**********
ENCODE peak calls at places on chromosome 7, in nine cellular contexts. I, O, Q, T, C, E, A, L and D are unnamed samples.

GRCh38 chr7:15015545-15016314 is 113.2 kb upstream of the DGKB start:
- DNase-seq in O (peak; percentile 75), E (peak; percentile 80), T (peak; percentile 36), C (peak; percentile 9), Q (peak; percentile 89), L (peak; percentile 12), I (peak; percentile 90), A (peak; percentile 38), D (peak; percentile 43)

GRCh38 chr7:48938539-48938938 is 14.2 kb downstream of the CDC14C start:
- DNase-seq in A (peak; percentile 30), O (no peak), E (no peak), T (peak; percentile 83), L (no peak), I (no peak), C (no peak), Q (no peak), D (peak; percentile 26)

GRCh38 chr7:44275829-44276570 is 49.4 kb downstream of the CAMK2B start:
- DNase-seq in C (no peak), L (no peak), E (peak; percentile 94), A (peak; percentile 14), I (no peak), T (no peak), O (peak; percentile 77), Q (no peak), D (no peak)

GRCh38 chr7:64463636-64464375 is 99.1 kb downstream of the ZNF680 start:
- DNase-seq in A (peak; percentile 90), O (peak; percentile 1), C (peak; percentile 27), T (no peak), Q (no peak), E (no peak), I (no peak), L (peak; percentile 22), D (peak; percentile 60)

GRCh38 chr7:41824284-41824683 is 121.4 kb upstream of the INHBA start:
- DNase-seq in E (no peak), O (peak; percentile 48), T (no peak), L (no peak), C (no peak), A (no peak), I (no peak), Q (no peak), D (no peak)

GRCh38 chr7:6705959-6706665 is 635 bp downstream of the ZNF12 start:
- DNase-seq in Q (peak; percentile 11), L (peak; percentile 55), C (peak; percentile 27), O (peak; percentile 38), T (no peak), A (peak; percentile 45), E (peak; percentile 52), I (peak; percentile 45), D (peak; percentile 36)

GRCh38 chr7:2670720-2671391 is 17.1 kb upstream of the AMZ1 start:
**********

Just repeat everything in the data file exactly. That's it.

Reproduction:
ENCODE peak calls at places on chromosome 7, in nine cellular contexts. I, O, Q, T, C, E, A, L and D are unnamed samples.

GRCh38 chr7:15015545-15016314 is 113.2 kb upstream of the DGKB start:
- DNase-seq in O (peak; percentile 75), E (peak; percentile 80), T (peak; percentile 36), C (peak; percentile 9), Q (peak; percentile 89), L (peak; percentile 12), I (peak; percentile 90), A (peak; percentile 38), D (peak; percentile 43)

GRCh38 chr7:48938539-48938938 is 14.2 kb downstream of the CDC14C start:
- DNase-seq in A (peak; percentile 30), O (no peak), E (no peak), T (peak; percentile 83), L (no peak), I (no peak), C (no peak), Q (no peak), D (peak; percentile 26)

GRCh38 chr7:44275829-44276570 is 49.4 kb downstream of the CAMK2B start:
- DNase-seq in C (no peak), L (no peak), E (peak; percentile 94), A (peak; percentile 14), I (no peak), T (no peak), O (peak; percentile 77), Q (no peak), D (no peak)

GRCh38 chr7:64463636-64464375 is 99.1 kb downstream of the ZNF680 start:
- DNase-seq in A (peak; percentile 90), O (peak; percentile 1), C (peak; percentile 27), T (no peak), Q (no peak), E (no peak), I (no peak), L (peak; percentile 22), D (peak; percentile 60)

GRCh38 chr7:41824284-41824683 is 121.4 kb upstream of the INHBA start:
- DNase-seq in E (no peak), O (peak; percentile 48), T (no peak), L (no peak), C (no peak), A (no peak), I (no peak), Q (no peak), D (no peak)

GRCh38 chr7:6705959-6706665 is 635 bp downstream of the ZNF12 start:
- DNase-seq in Q (peak; percentile 11), L (peak; percentile 55), C (peak; percentile 27), O (peak; percentile 38), T (no peak), A (peak; percentile 45), E (peak; percentile 52), I (peak; percentile 45), D (peak; percentile 36)

GRCh38 chr7:2670720-2671391 is 17.1 kb upstream of the AMZ1 start: